Texas Resort Closes After Man Dies from Brain-eating Bacteria

Faith Castro
October 3, 2018

Fabrizio Stabile, 29, from New Jersey, died on September 21 after becoming ill with Naegleria fowleri, a deadly amoeba that attacks the brain.

The BSR Surf Resort in Waco, Texas has temporarily shut its doors after a surfer from New Jersey died as a result of complications from Naegleria fowleri, which is often referred to as a "brain-eating amoeba".

Stabile, an avid outdoorsman, came down with a sudden severe headache while mowing his lawn September 16, according to a GoFundMe page. Its symptoms mimic those of bacterial meningitis and include fever, headache, and nausea.

The disease, according to the CDC, is nearly always fatal, with only four people out of 143 cases have survived the infection.

CDC spokesperson Candice Burns Hoffmann said that preliminary test results should be ready next week and will provide recommendations to BSR Surf Resort for reducing potential exposures in the future, as reported by the Waco Tribune-Herald.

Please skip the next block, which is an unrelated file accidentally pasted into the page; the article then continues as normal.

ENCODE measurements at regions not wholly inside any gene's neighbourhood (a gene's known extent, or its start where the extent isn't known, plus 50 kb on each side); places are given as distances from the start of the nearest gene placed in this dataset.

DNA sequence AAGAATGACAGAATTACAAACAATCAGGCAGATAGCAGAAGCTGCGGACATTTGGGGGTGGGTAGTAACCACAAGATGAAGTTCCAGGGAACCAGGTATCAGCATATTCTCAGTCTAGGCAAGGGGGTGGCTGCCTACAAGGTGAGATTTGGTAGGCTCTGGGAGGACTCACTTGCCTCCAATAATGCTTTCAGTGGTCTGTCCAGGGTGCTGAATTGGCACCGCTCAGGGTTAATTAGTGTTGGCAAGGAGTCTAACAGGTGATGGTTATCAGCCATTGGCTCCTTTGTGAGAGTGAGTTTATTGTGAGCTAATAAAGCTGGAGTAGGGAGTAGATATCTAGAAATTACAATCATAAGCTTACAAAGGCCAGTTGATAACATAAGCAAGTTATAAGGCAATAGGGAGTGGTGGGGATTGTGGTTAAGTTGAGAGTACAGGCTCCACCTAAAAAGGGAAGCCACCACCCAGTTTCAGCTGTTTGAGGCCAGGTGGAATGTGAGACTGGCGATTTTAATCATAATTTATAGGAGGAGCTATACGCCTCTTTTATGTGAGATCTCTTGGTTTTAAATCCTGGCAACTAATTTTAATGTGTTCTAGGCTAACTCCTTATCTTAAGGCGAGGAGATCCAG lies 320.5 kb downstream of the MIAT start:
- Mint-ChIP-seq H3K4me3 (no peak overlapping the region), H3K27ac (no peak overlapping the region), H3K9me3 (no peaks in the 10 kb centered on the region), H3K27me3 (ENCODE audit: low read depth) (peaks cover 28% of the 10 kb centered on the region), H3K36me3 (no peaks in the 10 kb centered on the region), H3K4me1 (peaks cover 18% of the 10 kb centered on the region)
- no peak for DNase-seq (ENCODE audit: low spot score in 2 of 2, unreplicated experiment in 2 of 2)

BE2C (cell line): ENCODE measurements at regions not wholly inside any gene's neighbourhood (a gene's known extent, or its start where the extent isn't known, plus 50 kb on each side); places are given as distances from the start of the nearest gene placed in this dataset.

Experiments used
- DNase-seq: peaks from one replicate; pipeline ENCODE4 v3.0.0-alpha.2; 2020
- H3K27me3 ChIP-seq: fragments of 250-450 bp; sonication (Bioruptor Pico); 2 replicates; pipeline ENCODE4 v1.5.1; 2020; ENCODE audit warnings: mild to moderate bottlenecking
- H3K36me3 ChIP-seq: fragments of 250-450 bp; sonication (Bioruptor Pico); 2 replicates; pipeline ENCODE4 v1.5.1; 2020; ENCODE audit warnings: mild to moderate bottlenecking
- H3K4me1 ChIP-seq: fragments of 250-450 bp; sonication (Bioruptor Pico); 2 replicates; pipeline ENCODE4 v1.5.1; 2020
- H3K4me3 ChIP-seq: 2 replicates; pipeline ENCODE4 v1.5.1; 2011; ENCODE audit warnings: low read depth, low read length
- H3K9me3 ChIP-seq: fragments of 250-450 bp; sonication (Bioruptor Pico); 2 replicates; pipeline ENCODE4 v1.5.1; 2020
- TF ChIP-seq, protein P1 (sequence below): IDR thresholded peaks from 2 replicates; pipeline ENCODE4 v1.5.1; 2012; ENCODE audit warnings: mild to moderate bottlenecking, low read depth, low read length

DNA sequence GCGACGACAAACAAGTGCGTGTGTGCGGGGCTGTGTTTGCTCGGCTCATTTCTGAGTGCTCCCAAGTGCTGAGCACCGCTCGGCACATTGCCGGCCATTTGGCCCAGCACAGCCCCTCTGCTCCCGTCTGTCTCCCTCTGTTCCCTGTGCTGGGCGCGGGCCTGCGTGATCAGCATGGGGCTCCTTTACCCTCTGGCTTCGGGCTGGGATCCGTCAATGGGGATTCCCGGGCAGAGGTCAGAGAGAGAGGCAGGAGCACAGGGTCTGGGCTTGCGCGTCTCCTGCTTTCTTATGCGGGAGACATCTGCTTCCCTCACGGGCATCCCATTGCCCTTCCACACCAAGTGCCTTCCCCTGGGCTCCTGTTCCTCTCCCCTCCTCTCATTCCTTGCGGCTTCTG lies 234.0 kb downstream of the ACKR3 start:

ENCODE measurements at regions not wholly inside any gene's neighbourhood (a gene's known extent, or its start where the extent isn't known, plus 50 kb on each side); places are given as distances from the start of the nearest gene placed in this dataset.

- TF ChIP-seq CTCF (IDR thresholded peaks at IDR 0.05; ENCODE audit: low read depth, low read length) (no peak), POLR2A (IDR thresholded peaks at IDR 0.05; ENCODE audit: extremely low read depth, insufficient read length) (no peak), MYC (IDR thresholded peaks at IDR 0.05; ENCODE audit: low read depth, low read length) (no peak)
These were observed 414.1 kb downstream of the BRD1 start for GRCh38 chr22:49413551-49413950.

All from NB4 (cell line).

The CDC says that it isn't possible to contract Naegleria fowleri by drinking contaminated water.

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"By the time Fabrizio was diagnosed, it was too late to administer the drug that had previously been provided to three of the only five known survivors in North America", Stephanie wrote.

BSR Cable Park owner Stuart E. Parsons Jr. told The Associated Press that the park is closed and is cooperating with the investigation into Stabile's death.

Those interested in donating to The Fabrizio Stabile Foundation can do so here.

The "heat-loving" amoeba is most commonly found in soil and warm fresh water, including lakes rivers and hot springs. PAM is hard to detect because the disease progresses rapidly, so diagnosis is usually made after death, the CDC said.

According to the CDC, Naegleria fowleri causes the onset of primary amebic meningoencephalitis (PAM), a brain infection that leads to the destruction of brain tissue and be fatal. He said the facility was cooperating with health officials. Swallowing water contaminated by the amoeba can not cause the infection.

Other reports by LeisureTravelAid

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